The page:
This Talk Isn't Cheap
The last game I get to play is called BiLAT (as in bilateral), which teaches negotiation skills.
I begin the day in my military office with a problem: The Army has set up a marketplace for Iraqi civilians to use, but they're not using it. On my desk is a set of briefing documents, TV reports, local newspaper clips, and a prep sheet that I am supposed to fill out with the information I need. The prep sheet is important because it keeps track of the Iraqi characters' objectives as well as my own.
In BiLAT, I must solve the problem so that all interested parties win, not just the U.S. Army. If I complete my mission by crossing the business mogul who is behind the marketplace boycott, I won't get his cooperation later on. To get him to help out, I have to do my homework: If I fill out the prep sheet well, I'll have better negotiation options. If I fail to prepare adequately, I'll be sent packing.
Because I sped through my prep sheet, I failed with Farid, an Iraqi police officer: Though I won points with him for removing my protective gear and weapons and chatting with him about his family, I ended up talking business before he was ready. Had I prepared well, I could have connected with him on the subject of soccer and won him over.
BiLAT isn't perfect (it assumes that the player is male, for starters). But it's not hard to imagine a BiLAT-based scenario in the commercial market that plays like a business negotiation trainer--or even a dating sim.
Deploying America's Army
The most widely known military-made game is--unlike BiLAT, UrbanSim, or Virtual Iraq--completely free for the public to play. It's none other than America's Army, a "recruitment tool" (read: first-person shooter video game) that was developed with American taxpayer dollars and has been going steady since July 4, 2002.
"We started the America's Army project in 1999," says Colonel Casey Wardynski, who heads the project, "because we [the Army] were basically irrelevant to young adults. So we decided to try making a game, because, well, we were in a crisis, and people were more open to trying something new."
Earlier recruitment efforts, Wardynski explains, were unrealistic and ineffective. "Eighty percent of the people in our commercials weren't even holding weapons," Wardynski says. "People were more likely to get their information about the Army from watching the movie Full Metal Jacket than from our commercials."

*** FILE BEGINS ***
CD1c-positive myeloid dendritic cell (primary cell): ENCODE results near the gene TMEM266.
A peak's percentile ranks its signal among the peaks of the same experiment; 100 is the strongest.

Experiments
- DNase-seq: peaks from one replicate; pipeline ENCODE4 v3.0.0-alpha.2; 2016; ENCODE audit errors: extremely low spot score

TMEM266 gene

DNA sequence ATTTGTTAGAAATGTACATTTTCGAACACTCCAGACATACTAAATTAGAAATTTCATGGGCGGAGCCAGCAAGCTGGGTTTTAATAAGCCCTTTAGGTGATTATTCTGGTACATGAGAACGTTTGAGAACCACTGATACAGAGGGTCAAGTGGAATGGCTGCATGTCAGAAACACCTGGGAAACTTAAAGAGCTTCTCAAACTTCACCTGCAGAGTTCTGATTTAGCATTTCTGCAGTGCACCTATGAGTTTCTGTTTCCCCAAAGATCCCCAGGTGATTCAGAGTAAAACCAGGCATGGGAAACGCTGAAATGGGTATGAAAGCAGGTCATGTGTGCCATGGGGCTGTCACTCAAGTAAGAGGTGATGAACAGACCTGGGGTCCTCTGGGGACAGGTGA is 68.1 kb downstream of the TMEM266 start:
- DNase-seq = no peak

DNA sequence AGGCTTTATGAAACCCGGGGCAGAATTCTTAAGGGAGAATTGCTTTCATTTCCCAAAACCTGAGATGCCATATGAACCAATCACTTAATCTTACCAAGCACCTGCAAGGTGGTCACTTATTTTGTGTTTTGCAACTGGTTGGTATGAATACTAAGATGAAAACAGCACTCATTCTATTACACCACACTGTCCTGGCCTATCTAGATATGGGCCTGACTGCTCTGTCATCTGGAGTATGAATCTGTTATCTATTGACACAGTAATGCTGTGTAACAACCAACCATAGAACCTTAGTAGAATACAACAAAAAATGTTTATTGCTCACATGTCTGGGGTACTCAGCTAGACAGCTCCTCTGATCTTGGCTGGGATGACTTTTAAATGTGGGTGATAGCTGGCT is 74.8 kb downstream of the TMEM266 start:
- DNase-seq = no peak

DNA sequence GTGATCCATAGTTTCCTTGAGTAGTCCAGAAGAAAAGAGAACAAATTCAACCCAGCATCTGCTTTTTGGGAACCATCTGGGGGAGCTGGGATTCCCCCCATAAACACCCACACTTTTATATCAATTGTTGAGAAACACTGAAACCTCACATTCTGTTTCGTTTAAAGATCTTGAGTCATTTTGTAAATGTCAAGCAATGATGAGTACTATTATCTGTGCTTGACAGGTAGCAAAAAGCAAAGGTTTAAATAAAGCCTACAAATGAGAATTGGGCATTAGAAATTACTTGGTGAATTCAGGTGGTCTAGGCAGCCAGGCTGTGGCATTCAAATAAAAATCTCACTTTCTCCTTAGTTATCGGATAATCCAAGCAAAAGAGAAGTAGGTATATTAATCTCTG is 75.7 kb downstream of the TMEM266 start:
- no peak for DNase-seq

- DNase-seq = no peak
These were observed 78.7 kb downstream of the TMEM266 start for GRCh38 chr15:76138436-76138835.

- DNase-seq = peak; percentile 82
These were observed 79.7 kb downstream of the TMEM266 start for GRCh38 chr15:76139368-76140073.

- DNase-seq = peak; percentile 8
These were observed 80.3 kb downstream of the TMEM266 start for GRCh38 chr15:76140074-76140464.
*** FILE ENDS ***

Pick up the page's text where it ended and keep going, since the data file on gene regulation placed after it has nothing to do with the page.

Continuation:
Straight From the Source
America's Army is realistic in a different way than Call of Duty or Battlefield 1943 is. "We wanted to provide a realistic picture of soldiering," he says, "There's no invincibility or unlimited lives." Many games out there advertise realism as a selling point, but only America's Army keeps it realistic when it's not fun.
One example of America's Army's realism is the in-game medic training. Where most commercially produced games make healing wounded comrades as easy as selecting the Medikit and clicking, America's Army strives to make it as true-to-life as possible--so much so, in fact, that it has been credited with helping save lives outside the game. This level of detail and accuracy cost the development team 25 percent of its budget for the year.
Impatient players can cheat through the in-game medical training, but if they can't do it on a battlefield, they're useless to the team--just as in the real Army. "What separates the U.S. Army from a gang of armed thugs is our value system," Wardynski says. "America's Army was designed to reflect that."
At its core, America's Army is designed to show a potential recruits what Army life is like before they join. The idea is to give the Army a pool of recruits who are more likely to succeed--and it works.
Though the game doesn't track personal information, Wardynski says, America's Army players rank as the second-likeliest group of people to enlist, surpassed only by children of military families.
America's Army isn't as visually appealing or easy to play as other first-person shooters, and those shortcomings would be serious flaws in a commercial game. But since generating sales wasn't the point of America's Army, the developers could include features like medic training--and these additions ultimately enhance the game experience.
The development isn't stopping there, either. New versions of America's Army will add communications specialists that can jam the enemy's in-game voice chat--a level of realism that would be unacceptable in a commercial game. Meanwhile, the ICT is well positioned to bring its Army games back into the entertainment industry. Like the microwave and the Internet, today's Army games might end up becoming a killer app.